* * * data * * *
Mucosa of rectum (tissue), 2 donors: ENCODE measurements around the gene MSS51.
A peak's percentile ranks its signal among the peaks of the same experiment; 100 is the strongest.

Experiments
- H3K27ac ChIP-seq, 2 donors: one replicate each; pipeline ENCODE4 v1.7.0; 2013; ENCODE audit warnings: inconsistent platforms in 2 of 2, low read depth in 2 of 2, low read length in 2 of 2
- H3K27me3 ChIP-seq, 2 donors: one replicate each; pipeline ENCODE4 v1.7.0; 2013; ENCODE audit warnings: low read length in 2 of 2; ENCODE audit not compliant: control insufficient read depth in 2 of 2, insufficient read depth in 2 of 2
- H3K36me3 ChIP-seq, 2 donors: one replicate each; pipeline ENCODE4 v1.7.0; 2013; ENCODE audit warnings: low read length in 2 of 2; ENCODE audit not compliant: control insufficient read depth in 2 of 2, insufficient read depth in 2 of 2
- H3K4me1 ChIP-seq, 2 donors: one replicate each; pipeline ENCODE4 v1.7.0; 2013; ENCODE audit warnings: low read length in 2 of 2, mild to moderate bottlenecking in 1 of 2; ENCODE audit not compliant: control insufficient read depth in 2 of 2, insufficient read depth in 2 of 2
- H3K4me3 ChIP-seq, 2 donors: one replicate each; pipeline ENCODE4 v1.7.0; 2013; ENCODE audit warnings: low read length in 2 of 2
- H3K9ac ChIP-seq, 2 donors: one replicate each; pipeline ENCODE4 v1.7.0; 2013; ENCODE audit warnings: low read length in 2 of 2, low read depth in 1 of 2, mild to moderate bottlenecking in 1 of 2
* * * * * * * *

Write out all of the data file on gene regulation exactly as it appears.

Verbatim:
Mucosa of rectum (tissue), 2 donors: ENCODE measurements around the gene MSS51.
A peak's percentile ranks its signal among the peaks of the same experiment; 100 is the strongest.

Experiments
- H3K27ac ChIP-seq, 2 donors: one replicate each; pipeline ENCODE4 v1.7.0; 2013; ENCODE audit warnings: inconsistent platforms in 2 of 2, low read depth in 2 of 2, low read length in 2 of 2
- H3K27me3 ChIP-seq, 2 donors: one replicate each; pipeline ENCODE4 v1.7.0; 2013; ENCODE audit warnings: low read length in 2 of 2; ENCODE audit not compliant: control insufficient read depth in 2 of 2, insufficient read depth in 2 of 2
- H3K36me3 ChIP-seq, 2 donors: one replicate each; pipeline ENCODE4 v1.7.0; 2013; ENCODE audit warnings: low read length in 2 of 2; ENCODE audit not compliant: control insufficient read depth in 2 of 2, insufficient read depth in 2 of 2
- H3K4me1 ChIP-seq, 2 donors: one replicate each; pipeline ENCODE4 v1.7.0; 2013; ENCODE audit warnings: low read length in 2 of 2, mild to moderate bottlenecking in 1 of 2; ENCODE audit not compliant: control insufficient read depth in 2 of 2, insufficient read depth in 2 of 2
- H3K4me3 ChIP-seq, 2 donors: one replicate each; pipeline ENCODE4 v1.7.0; 2013; ENCODE audit warnings: low read length in 2 of 2
- H3K9ac ChIP-seq, 2 donors: one replicate each; pipeline ENCODE4 v1.7.0; 2013; ENCODE audit warnings: low read length in 2 of 2, low read depth in 1 of 2, mild to moderate bottlenecking in 1 of 2